NASA is seriously feeling itself with its description of the latest images from its Curiosity Mars Rover. In describing these photos, taken by the rover on September 8 during its exploration of the Murray Buttes on Mars, NASA writes, “The new images arguably rival photos taken in U.S. National Parks.” Come on NASA, don’t weasel out on this. Who’s arguing this? Just come right out and say, “Our photos from Mars are way better than any crap you can find in any national park, and the National Parks Service damn well knows it.” There, much better.
All that said, these buttes do provide a little more intriguing insight into the geology of Mars. These are sandstone formations that were eroded over time. While the higher elevations were likely shaped by wind, the lower portions of the buttes and mesas may well have been eroded by water. Ancient lakes were likely a major part of what helped shape the formations we see today, a couple billion years after they dried up.
Perhaps what’s most remarkable about that is how, well, unremarkable it is. At this point, NASA barely even bothers mentioning the role of ancient lakes or groundwater in forming these particular rocks because it’s no longer a big discovery that water played a major role in Mars’ history. Curiosity already helped establish in the first couple years of its mission not only the existence of ancient bodies of water but also that they could have supported microbial life.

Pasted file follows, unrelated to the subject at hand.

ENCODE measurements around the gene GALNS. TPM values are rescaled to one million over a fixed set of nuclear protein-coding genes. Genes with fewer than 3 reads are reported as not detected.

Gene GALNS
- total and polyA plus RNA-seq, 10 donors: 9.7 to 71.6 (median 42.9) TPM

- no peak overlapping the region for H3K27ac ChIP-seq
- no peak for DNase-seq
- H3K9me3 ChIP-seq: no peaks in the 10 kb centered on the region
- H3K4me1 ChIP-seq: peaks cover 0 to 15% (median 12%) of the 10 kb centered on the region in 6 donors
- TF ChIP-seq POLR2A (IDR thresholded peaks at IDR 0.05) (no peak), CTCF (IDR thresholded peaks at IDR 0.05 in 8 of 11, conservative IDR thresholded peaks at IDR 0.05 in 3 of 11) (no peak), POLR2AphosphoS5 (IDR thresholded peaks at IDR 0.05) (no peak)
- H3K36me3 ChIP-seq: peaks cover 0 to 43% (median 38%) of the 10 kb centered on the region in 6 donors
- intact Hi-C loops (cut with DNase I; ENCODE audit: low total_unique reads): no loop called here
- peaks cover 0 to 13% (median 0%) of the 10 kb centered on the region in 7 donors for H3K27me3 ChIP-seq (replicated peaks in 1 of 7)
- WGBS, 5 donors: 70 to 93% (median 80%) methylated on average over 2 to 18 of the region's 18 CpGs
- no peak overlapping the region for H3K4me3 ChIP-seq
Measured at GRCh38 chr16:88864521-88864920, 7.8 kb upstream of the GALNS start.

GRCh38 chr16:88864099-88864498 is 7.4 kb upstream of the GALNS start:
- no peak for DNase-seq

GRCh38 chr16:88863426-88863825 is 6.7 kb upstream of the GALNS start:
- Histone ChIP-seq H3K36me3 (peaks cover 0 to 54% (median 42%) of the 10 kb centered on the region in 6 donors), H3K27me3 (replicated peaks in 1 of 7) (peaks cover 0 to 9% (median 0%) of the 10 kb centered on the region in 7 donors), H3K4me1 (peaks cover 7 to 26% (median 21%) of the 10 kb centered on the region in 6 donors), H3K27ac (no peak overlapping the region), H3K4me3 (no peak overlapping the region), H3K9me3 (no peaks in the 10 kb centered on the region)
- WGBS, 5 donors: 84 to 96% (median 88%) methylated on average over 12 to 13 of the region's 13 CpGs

NASA plans to take still more of these images collected by the rover and assemble them into a big mosaic. Here’s their update on Curiosity’s travels and where it’s headed next:
The new images represent Curiosity’s last stop in the Murray Buttes, where the rover has been driving for just over one month. As of this week, Curiosity has exited these buttes toward the south, driving up to the base of the final butte on its way out. In this location, the rover began its latest drilling campaign (on Sept. 9). After this drilling is completed, Curiosity will continue farther south and higher up Mount Sharp, leaving behind these spectacular formations.
For more, including additional awesome images, check out the NASA site.